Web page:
The picture above is standing opposite the park entrance and looking back toward the entrance. The Aquasphere would be on the other side of the hotel. Notice Florence’s Duomo is hinted at in the distance – in fact, that’s the hotel’s lobby.


So, passing through that tunnel beneath the hotel, you get your first glimpse of the interior of the park, with the massive eponymous Mediterranean Harbor separating you from the park’s centerpiece, Mt. Prometheus. Without a doubt, this is one of the most incredible and impressive park centerpieces. It famously stands the exact height of neighboring Cinderella Castle, or around 180 feet. Mt. Prometheus bellows smoke all day, and yes, it erupts with flames and rumbling bass every night.


At the mountain’s base is Fortress Explorations, an ancient Renaissance fortress encased in the mountain’s cooled lava flow. The Fortress contains a Japanese-language only interactive puzzle game called Leonardo’s Challenge. Needless to say, I can’t speak Japanese, so we opted to explore independently. There are four floors in the fortress connected by bridges, spiral staircases, and hidden passages.



The story of the fortress is that it’s a base of operations for S.E.A. the Society of Explorers and Adventurers, a Renaissance-era guild overseen by Da Vinci. One of the towers contains a pendulum; one tower has a Flying Machine to sit in. There’s a “Navigator’s Room” that contains those coin-operated RC boats, but with awesome little touches and an ancient style. The upscale “Magellan’s” restaurant is also in the fortress.


My favorite element is inside the largest dome, the gold one. It’s the Chamber of Planets. We’re sure that part of Leonardo’s Challenge includes using cranks to revolve the planets around the sun and create a certain pattern, but for us, it was just incredible to see the planets rotating overhead in this massive chamber.

American Waterfront

Anyway, the first area you encounter when traveling clockwise around Mediterranean Harbor is... American Waterfront is divided into three sub-areas, all connected by a common time period and location (1912 New England).



The first sub-area is The Big City, appropriately themed to New York’s waterfront district. It contains streets of incredible accuracy with department stores, eateries, delis, and old rusty fountains. My favorite element is the “New York City Waterworks” – a bathroom with a higher budget than the entirety of California Adventure’s Sunshine Plaza.


“From the Mountaintops to Metropolis.”


The two massive signatures of the American Waterfront are both in the Big City area. The S.S. Columbia is an incredibly large steam liner. The bottom floor hosts Turtle Talk with Crush. Deck C is an expensive prixe fixe menu restaurant, but you can still step onboard to explore the restaurant’s lobby (which is polished dark wood with brass statues and a real grand staircase than you can climb three stories).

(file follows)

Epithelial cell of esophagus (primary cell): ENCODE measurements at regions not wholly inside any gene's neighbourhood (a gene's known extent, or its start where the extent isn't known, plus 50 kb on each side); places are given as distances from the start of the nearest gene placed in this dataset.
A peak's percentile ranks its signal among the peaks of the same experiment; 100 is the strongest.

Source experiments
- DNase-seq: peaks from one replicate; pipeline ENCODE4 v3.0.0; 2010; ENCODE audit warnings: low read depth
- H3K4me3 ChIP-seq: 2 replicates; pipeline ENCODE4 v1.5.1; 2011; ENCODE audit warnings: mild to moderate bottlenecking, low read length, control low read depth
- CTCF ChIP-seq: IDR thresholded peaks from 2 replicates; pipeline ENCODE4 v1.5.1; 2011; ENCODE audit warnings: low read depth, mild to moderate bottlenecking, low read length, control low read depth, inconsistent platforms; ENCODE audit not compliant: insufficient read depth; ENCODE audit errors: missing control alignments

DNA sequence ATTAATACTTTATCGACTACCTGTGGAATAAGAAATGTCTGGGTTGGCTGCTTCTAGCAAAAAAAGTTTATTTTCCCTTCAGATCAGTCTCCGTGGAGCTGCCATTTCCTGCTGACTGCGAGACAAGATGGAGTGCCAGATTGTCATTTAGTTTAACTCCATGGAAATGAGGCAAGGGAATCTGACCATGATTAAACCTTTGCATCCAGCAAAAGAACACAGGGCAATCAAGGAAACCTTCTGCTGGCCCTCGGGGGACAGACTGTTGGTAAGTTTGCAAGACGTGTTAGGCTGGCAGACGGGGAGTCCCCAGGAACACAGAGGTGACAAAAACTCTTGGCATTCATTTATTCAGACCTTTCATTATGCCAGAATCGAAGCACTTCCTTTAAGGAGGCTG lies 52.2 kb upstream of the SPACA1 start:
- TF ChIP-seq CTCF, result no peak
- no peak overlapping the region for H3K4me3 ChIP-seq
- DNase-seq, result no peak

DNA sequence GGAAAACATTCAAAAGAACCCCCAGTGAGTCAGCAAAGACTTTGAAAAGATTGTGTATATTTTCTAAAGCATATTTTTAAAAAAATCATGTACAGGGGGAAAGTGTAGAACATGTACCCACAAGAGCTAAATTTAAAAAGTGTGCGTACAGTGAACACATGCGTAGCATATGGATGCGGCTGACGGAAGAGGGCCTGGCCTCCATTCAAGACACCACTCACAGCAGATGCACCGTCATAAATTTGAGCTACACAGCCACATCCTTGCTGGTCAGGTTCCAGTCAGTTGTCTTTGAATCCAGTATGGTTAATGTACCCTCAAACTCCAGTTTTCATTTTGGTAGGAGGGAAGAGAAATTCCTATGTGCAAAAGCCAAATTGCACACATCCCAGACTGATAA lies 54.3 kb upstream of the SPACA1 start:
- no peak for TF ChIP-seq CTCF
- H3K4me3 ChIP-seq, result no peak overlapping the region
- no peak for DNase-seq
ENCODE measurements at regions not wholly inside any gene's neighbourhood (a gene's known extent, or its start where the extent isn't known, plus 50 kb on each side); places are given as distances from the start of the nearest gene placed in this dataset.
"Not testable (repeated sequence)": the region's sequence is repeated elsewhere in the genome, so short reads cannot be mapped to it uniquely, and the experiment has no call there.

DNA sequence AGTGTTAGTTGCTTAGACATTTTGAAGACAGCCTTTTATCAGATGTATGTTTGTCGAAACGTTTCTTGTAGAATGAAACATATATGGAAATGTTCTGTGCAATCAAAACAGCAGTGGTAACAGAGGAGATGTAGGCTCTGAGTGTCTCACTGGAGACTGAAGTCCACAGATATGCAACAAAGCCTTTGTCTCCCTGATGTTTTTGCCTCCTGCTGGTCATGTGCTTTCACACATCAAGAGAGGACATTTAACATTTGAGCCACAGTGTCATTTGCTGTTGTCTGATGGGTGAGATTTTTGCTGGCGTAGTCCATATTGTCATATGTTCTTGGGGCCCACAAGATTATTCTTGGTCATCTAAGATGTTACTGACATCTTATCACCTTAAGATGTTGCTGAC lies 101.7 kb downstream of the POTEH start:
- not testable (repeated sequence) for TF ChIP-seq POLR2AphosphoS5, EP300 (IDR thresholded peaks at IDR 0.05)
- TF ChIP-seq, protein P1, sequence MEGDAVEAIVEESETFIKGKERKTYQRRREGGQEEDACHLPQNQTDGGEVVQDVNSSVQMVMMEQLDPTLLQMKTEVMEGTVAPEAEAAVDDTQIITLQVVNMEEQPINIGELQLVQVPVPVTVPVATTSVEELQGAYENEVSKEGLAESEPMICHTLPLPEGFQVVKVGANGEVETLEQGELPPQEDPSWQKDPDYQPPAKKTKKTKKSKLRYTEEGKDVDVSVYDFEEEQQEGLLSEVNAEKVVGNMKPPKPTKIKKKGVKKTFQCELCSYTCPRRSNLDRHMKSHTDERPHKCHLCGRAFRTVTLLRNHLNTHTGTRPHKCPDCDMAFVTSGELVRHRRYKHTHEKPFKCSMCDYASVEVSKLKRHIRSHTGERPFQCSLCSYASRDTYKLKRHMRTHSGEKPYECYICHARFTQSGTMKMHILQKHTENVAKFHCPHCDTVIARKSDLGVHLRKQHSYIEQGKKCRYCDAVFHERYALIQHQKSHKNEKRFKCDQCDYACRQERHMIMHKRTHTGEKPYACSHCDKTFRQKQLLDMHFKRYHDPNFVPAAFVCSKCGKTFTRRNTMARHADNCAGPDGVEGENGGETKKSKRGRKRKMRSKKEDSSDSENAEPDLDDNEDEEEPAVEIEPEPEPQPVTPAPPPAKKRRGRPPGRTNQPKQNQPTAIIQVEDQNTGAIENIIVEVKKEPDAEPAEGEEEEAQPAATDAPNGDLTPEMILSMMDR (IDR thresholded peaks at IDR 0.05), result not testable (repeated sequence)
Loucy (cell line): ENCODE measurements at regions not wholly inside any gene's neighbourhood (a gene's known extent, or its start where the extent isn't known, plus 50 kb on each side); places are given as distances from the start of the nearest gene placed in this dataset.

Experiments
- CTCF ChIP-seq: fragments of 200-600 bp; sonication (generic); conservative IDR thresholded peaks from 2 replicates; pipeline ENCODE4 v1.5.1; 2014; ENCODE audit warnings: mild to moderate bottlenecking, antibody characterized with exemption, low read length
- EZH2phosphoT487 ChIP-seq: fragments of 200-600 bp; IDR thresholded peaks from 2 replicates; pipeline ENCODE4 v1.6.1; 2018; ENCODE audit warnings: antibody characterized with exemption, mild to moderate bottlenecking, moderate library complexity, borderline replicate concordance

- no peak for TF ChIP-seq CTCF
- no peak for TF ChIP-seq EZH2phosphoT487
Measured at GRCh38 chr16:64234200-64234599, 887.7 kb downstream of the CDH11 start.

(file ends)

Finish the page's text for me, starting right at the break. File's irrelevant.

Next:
You can also walk along the full length of the ship’s external deck to the bow. In this practically unvisited area, there’s a shuffleboard court, massive ropes and masts, and a lot of photo opportunities of the bay area. As you can see, the harbors of DisneySea are separated from the real Tokyo Bay only by a dam... Or so it seems.


Of course, the most recognizable icon of the American Waterfront is the centrally located Hightower Hotel.


The Japanese, apparently, are not familiar enough with The Twilight Zone series, and rather than introduce it, the Imagineers behind DisneySea invented an entirely new storyline for their Tower of Terror, set in an entirely different time and place with an entirely original musical score and ride elements as well as building without a second’s thought the most beautiful of all the Tower of Terrors.

Set in 1899 (thirty years before the Twilight Zone incarnations, and on the opposite coast), we learn in the hotel’s grand lobby about the pompous millionaire behind the tower, Harrison Hightower III. Mr. Hightower was a distinguished but deceitful member of S.E.A. (the adventurer’s club behind Fortress Explorations) who was infamous for his “good will” missions to foreign lands where he’d make off with priceless treasures just before the locals could catch on. (Lord Henry Mystic, the much more benevolent host of Hong Kong Disneyland’s Mystic Manor, is also a member of S.E.A. in a crazy bout of cross-park continuity, though his treasures were acquired much more honestly).

Mr. Hightower’s questionable ethics came to a head on a trip to Africa where he was given a mysterious idol named Shiriki Utundu. And this time, the locals honestly didn’t seem to mind. New Years Night 1899, Mr. Hightower decided to return to his penthouse early after a night of brandishing his treasured Shiriki to every guest at his party. A drunken Hightower even put his cigar out on the idol’s head to prove that he didn’t believe in the curse that locals told him about.


Needless to say, his ride to the penthouse was short lived. Shiriki’s glowing green eyes opened, and the elevator crashed. Mr. Hightower’s body was never found, but Shiriki appeared back on a pedestal in Hightower’s office without a scratch, where it continues to sit today, 1912.


The buckled elevator doors in the lobby paint an unusual portrait – with a shredded cable within and occasional sparks illuminating “DANGER: OPEN SHAFT” beyond, the image of Hightower standing proudly before his hotel is a little bit of a juxtaposition.